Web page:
Meet Homechefs in Mumbai Who Will Take You On A Culinary Trip Across India


Oriya Thaali. Credit: Ananya Banerjee

Photo of Meet Homechefs in Mumbai Who Will Take You On A Culinary Trip Across India by Suprita Mitter

India's diversity lends itself to variety in it's culture, history and stories. Most of that diversity manages to find a space in the rich food traditions that each of its regions boast of. While the lack of funds and holidays for some of us who are corporate slaves, restricts us to armchair travel more often than we'd like to, not all is glum when it comes to sampling food from across the country. No, I'm not talking about that popular restaurant down the road serving Udipi fare or your favourite dhaba for Punjabi Kaali dal. While those are good too, there's a whole new world opening up, a kind of Hogwarts where you will find secret recipes and magic potions from around the country. Homechefs specialising in regional fare open their homes and hearts to foodies, allowing them to sample traditional, regional fare and recipes that are passed on through generations. Here's my pick of seven homechefs whose feasts you can't afford to miss when you're in Mumbai.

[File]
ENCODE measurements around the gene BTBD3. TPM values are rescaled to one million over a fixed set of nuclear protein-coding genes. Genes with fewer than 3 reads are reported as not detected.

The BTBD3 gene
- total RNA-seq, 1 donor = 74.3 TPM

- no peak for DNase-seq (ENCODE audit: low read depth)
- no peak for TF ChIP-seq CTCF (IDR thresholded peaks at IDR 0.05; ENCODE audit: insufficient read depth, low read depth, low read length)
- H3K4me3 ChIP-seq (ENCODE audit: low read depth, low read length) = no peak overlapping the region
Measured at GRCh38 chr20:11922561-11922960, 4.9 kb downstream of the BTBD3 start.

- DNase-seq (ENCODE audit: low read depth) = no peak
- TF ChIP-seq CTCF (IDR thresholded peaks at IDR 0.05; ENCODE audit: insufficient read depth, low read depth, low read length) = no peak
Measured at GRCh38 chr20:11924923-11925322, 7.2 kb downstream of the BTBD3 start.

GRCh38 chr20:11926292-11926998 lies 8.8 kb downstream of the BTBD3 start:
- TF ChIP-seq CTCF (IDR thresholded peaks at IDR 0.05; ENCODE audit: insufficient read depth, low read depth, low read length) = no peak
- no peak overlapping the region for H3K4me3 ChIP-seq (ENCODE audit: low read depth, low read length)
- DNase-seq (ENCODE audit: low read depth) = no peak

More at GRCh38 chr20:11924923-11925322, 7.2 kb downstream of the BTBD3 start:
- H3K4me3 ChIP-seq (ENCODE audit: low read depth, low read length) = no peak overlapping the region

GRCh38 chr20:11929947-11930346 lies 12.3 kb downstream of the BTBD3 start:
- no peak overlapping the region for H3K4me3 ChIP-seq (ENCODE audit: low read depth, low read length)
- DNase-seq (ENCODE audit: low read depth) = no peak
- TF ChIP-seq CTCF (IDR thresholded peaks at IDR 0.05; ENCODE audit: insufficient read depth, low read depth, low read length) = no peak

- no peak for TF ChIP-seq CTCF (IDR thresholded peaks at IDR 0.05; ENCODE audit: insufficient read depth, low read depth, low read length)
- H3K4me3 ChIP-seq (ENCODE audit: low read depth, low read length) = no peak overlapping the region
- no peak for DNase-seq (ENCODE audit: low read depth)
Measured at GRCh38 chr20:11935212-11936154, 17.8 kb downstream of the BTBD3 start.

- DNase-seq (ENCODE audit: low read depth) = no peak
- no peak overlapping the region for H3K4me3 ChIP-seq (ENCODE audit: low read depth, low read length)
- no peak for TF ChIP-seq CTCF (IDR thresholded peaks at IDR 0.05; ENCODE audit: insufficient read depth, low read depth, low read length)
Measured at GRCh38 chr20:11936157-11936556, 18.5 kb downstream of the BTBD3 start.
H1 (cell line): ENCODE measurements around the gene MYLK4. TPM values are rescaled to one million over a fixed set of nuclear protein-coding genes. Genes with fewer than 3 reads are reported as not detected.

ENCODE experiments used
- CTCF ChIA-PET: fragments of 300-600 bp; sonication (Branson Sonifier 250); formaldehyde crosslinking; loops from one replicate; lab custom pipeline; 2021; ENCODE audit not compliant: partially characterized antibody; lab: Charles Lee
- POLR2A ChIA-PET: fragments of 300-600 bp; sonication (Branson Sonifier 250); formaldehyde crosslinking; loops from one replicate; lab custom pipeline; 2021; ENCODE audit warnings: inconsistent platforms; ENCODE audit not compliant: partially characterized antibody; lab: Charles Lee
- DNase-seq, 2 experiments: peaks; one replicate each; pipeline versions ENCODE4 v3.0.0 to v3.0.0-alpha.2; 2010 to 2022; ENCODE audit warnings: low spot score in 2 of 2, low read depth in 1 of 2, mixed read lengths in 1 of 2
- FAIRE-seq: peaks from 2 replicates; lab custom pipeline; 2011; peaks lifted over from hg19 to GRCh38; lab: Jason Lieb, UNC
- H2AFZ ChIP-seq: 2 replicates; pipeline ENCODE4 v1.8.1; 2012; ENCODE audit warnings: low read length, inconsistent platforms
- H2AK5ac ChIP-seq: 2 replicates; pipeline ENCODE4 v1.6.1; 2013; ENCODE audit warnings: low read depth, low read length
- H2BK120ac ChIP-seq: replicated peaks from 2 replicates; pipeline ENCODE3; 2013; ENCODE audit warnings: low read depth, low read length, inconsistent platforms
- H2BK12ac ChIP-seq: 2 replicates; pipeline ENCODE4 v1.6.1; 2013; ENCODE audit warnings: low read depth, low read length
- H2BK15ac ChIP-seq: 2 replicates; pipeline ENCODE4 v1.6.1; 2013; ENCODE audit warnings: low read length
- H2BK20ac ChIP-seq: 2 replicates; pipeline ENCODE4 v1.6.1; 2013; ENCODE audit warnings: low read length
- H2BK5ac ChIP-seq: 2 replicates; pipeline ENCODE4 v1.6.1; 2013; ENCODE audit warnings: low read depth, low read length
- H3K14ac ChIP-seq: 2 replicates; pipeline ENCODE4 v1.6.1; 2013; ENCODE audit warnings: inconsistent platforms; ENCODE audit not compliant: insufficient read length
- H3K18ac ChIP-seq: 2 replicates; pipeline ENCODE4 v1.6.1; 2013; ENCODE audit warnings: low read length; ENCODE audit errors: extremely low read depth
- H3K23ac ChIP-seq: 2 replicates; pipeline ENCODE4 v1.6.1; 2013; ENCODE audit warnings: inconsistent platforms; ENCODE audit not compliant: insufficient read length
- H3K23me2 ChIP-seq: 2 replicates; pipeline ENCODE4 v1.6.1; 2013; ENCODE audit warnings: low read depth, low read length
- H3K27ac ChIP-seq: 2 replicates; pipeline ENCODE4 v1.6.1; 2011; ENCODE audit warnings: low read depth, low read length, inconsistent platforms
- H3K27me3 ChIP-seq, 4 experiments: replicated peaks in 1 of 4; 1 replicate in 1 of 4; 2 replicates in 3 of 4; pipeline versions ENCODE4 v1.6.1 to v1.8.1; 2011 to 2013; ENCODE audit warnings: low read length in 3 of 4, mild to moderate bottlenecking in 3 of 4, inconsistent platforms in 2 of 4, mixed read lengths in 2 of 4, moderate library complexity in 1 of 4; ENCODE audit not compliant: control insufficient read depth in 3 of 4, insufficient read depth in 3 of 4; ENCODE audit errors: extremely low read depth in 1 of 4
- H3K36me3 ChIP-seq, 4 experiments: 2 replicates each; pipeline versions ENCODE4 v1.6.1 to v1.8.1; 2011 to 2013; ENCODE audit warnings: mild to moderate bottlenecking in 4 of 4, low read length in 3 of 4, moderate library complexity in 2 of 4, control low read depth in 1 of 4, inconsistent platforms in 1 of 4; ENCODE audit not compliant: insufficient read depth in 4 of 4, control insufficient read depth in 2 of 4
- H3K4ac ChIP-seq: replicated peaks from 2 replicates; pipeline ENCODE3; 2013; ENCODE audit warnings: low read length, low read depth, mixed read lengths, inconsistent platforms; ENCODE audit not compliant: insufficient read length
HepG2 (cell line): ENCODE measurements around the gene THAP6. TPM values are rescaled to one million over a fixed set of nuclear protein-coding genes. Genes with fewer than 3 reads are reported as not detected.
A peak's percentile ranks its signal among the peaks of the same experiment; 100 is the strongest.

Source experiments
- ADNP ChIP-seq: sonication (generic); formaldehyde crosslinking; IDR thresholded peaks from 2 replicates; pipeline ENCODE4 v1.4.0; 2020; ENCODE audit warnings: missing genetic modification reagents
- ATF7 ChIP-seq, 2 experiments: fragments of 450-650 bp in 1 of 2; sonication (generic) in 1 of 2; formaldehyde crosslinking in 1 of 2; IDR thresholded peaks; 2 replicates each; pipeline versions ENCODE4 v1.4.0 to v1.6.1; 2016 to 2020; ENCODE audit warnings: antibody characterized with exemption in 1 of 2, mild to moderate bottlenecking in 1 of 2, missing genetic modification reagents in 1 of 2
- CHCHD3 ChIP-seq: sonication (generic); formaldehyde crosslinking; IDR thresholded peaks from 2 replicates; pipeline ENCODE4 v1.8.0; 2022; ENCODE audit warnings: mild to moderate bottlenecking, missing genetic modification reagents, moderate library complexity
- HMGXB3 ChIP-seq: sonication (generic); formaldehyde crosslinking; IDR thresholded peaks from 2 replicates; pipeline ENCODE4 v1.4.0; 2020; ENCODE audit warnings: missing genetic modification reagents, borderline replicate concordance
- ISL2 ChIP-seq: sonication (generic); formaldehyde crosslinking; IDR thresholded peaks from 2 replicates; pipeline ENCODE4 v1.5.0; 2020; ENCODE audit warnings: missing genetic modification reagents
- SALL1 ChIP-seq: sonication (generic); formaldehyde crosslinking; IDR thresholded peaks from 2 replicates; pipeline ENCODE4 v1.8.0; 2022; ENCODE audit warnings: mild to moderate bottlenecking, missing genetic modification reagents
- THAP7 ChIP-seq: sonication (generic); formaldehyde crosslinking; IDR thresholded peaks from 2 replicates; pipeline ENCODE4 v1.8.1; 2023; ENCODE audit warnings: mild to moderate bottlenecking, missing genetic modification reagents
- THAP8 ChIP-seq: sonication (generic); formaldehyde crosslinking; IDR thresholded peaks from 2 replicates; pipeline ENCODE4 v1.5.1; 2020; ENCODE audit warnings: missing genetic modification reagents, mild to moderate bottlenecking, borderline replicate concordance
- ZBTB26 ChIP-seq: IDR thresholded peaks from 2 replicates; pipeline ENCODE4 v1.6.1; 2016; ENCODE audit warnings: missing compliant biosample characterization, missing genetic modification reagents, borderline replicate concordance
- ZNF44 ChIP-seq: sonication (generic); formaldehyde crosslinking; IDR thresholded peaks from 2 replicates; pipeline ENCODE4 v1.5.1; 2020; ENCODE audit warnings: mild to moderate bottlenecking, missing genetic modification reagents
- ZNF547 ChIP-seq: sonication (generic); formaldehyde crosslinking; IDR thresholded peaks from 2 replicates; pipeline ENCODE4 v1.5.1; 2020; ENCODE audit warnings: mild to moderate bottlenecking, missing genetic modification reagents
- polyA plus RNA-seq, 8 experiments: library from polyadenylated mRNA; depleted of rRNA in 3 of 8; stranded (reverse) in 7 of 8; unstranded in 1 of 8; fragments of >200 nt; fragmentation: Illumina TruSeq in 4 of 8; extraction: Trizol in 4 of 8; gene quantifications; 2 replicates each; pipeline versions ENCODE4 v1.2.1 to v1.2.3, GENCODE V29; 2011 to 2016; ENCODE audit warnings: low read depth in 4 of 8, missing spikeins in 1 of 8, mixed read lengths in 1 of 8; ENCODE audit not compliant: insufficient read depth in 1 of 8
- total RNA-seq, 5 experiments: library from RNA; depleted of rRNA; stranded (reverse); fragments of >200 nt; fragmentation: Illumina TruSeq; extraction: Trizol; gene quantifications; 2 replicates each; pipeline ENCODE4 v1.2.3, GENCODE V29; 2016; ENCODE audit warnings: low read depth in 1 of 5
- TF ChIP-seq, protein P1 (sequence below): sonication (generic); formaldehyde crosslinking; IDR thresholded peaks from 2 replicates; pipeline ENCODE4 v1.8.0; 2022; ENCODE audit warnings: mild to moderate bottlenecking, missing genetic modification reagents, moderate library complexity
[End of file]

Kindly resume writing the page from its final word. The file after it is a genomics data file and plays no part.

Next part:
A Bohri Thaal at The Bohri Kitchen

The Bohri Thaal. Credit: TBK

Photo of Churchgate, Mumbai, Maharashtra, India by Suprita Mitter

Munaf and Nafisa Kapadia. Credit: TBK

Photo of Churchgate, Mumbai, Maharashtra, India by Suprita Mitter

When you enter an Art Deco building, near Churchgate station, to reach the spacious apartment of the Kapadia's, there are no signs to caution you against the food coma that you may hit after the feast here. The Bohri Kitchen or TBK as Mumbai foodies lovingly call it, is an experimental lunch concept where a maximum of 25 guests (or friends of friends) book their place in the Kapadia home for a mouthwatering 6 course Bohri meal cooked by Nafisa Kapadia.